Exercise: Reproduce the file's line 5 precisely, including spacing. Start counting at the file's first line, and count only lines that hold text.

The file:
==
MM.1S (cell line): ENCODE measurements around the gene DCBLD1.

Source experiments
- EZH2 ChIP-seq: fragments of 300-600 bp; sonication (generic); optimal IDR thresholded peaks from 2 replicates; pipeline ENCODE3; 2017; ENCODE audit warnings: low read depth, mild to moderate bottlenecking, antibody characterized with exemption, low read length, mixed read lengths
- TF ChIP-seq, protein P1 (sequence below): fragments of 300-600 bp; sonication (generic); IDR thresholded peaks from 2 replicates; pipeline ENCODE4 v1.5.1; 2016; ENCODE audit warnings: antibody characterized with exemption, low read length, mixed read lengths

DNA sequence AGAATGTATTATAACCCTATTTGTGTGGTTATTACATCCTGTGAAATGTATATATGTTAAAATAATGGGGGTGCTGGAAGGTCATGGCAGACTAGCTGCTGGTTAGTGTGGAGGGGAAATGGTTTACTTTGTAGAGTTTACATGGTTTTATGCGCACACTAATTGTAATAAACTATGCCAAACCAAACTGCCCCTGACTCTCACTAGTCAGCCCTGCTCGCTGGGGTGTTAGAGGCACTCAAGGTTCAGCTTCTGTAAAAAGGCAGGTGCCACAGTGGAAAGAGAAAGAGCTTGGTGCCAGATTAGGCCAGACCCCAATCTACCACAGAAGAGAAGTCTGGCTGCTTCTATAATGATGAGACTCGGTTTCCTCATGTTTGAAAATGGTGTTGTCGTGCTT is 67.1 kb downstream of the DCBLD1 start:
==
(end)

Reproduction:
DNA sequence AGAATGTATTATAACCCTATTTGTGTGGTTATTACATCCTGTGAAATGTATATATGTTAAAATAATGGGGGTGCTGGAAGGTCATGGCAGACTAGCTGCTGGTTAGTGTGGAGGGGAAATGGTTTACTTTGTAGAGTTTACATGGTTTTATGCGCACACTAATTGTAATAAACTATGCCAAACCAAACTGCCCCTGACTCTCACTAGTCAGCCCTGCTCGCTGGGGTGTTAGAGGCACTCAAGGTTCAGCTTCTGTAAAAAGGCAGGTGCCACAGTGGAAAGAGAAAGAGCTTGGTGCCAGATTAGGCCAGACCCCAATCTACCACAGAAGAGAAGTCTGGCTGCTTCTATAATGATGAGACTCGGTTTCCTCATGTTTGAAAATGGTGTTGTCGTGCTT is 67.1 kb downstream of the DCBLD1 start: